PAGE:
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John Shelby Spong - RIP


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He was an awesome progressive christian and an amazing and prolific writer that helped so many break the shackles of traditional Christianity.  I sometimes wonder who is going to carry the mantle after the likes of Spong, Borg and others.  I'm sure there will be others, but in the meantime, I hope many will read Spong's works to gain a better understanding of Jesus and Christianity.

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Funnily enough I came to this forum because of Spong ... interestingly in my tenure here, Spong has not been a major feature on the fora here.

90? A good innings!

His twelve points from Wiki

A New Christianity for a New World:

  1. Theism, as a way of defining God, is dead. So most theological God-talk is today meaningless. A new way to speak of God must be found.
  2. Since God can no longer be conceived in theistic terms, it becomes nonsensical to seek to understand Jesus as the incarnation of the theistic deity. So the Christology of the ages is bankrupt.
  3. The Biblical story of the perfect and finished creation from which human beings fell into sin is pre-Darwinian mythology and post-Darwinian nonsense.
  4. The virgin birth, understood as literal biology, makes Christ's divinity, as traditionally understood, impossible.
  5. The miracle stories of the New Testament can no longer be interpreted in a post-Newtonian world as supernatural events performed by an incarnate deity.
  6. The view of the cross as the sacrifice for the sins of the world is a barbarian idea based on primitive concepts of God and must be dismissed.
  7. Resurrection is an action of God. Jesus was raised into the meaning of God. It therefore cannot be a physical resuscitation occurring inside human history.
  8. The story of the Ascension assumed a three-tiered universe and is therefore not capable of being translated into the concepts of a post-Copernican space age.
  9. There is no external, objective, revealed standard written in scripture or on tablets of stone that will govern our ethical behavior for all time.
  10. Prayer cannot be a request made to a theistic deity to act in human history in a particular way.
  11. The hope for life after death must be separated forever from the behavior control mentality of reward and punishment. The Church must abandon, therefore, its reliance on guilt as a motivator of behavior.
  12. All human beings bear God's image and must be respected for what each person is. Therefore, no external description of one's being, whether based on race, ethnicity, gender or sexual orientation, can properly be used as the basis for either rejection or discrimination.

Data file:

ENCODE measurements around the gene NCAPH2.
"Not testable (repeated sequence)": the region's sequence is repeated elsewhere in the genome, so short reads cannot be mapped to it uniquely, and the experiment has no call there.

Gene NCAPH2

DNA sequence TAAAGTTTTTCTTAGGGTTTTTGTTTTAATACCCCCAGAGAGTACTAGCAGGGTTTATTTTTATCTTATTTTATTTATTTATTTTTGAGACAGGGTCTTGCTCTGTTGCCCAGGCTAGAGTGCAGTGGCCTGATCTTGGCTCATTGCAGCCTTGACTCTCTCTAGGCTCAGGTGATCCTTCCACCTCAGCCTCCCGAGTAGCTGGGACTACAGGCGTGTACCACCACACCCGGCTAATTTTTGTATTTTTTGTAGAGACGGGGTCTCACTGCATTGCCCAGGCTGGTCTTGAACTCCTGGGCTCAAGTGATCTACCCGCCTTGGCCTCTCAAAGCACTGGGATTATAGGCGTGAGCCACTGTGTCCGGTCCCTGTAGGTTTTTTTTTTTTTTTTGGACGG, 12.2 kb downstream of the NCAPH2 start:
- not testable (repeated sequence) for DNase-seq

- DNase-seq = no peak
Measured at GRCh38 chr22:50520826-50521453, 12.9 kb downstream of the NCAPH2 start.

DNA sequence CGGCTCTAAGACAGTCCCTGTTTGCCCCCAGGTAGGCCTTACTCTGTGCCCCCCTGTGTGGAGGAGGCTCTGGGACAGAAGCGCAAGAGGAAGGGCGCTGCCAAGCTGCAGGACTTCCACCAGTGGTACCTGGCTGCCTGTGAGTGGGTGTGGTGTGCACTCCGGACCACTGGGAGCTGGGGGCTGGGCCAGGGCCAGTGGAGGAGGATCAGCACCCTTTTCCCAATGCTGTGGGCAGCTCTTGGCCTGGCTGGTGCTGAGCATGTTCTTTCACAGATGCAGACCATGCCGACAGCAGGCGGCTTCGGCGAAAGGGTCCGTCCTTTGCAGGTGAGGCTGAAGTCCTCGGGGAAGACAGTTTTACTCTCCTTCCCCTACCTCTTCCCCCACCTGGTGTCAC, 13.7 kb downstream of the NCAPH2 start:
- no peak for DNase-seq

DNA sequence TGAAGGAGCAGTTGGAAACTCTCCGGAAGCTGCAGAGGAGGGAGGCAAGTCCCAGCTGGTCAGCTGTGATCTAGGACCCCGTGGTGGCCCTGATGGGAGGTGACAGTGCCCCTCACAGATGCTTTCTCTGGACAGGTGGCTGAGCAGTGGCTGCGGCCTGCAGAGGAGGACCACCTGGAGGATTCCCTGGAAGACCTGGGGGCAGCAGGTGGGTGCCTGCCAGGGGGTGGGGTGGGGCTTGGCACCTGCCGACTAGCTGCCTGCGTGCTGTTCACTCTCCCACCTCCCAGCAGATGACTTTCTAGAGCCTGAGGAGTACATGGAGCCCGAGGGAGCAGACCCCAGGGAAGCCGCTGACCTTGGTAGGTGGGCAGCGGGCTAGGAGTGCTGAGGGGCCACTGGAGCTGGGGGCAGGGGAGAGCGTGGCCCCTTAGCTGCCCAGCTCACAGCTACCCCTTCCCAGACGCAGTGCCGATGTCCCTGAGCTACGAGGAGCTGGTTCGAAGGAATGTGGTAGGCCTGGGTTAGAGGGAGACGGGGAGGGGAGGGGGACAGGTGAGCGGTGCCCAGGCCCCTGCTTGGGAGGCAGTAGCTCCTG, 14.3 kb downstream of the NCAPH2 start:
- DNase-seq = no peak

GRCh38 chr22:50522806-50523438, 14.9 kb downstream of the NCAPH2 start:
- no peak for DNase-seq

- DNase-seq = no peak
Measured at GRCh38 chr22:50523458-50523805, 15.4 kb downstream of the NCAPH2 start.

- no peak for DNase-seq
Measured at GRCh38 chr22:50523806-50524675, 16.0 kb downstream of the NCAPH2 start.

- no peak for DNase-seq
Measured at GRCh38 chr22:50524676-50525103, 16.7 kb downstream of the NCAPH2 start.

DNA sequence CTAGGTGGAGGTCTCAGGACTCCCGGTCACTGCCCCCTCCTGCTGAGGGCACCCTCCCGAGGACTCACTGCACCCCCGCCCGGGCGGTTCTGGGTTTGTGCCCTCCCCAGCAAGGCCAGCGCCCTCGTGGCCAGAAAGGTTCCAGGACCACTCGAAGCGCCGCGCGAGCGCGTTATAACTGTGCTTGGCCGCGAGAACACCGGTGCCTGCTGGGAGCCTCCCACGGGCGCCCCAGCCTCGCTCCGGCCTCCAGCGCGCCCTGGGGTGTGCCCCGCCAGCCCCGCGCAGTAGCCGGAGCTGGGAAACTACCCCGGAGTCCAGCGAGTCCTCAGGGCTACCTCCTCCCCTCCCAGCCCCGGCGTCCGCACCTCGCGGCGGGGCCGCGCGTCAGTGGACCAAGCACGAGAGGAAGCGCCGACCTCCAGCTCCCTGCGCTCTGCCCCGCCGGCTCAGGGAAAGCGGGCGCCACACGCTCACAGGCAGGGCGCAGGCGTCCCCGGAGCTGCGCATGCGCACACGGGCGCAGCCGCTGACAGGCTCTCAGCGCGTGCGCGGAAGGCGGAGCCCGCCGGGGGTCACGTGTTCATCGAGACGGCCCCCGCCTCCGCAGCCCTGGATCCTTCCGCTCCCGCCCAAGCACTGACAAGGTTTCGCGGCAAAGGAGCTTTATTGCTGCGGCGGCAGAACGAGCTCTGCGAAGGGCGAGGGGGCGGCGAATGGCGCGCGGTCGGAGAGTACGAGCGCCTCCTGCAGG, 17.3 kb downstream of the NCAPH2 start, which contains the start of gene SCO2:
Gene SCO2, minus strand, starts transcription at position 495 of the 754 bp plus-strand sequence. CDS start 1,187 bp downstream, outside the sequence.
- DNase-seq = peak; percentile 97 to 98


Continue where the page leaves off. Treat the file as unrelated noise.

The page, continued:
Edited by romansh
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I have some quibbles with Spong's points, though nit picking in some sense. A critique of Spong's 12 points, though overall I am sympathetic to the direction he is taking:

  • Theism, as a way of defining God, is dead. So most theological God-talk is today meaningless. A new way to speak of God must be found.

Fairly obviously I would have some sympathy for Spong's first two sentences.  The third sentence: "must", really? Perhaps a need for some leaving a traditional viewpoint. This is completely in accord with my take on ignosticism or theological noncognitivism

  • Since God can no longer be conceived in theistic terms, it becomes nonsensical to seek to understand Jesus as the incarnation of the theistic deity. So the Christology of the ages is bankrupt.

Amen!

  • The Biblical story of the perfect and finished creation from which human beings fell into sin is pre-Darwinian mythology and post-Darwinian nonsense.

Again I agree whole heartedly. In fact the original sin taken on by Christians, could be seen as thinking in terms of sin  and not sin. There is a certain amount of irony there.

  • The virgin birth, understood as literal biology, makes Christ's divinity, as traditionally understood, impossible.

I think I agree with the intent here, but the actual point does not make sense to me.

  • The miracle stories of the New Testament can no longer be interpreted in a post-Newtonian world as supernatural events performed by an incarnate deity.

Again I agree,  but I wonder which of (any) the theistic traditions could have been interpreted literally since the enlightenment?

  • The view of the cross as the sacrifice for the sins of the world is a barbarian idea based on primitive concepts of God and must be dismissed.

Yes, the Christian concept of salvation does not make sense if we believe in cause and effect.  If we dismiss cause and effect then salvation does not make sense either.

  • Resurrection is an action of God. Jesus was raised into the meaning of God. It therefore cannot be a physical resuscitation occurring inside human history.

I am not sure I understand this one.

  • The story of the Ascension assumed a three-tiered universe and is therefore not capable of being translated into the concepts of a post-Copernican space age.

Yeah ,,, this one is fairly straight forward.

  • There is no external, objective, revealed standard written in scripture or on tablets of stone that will govern our ethical behavior for all time.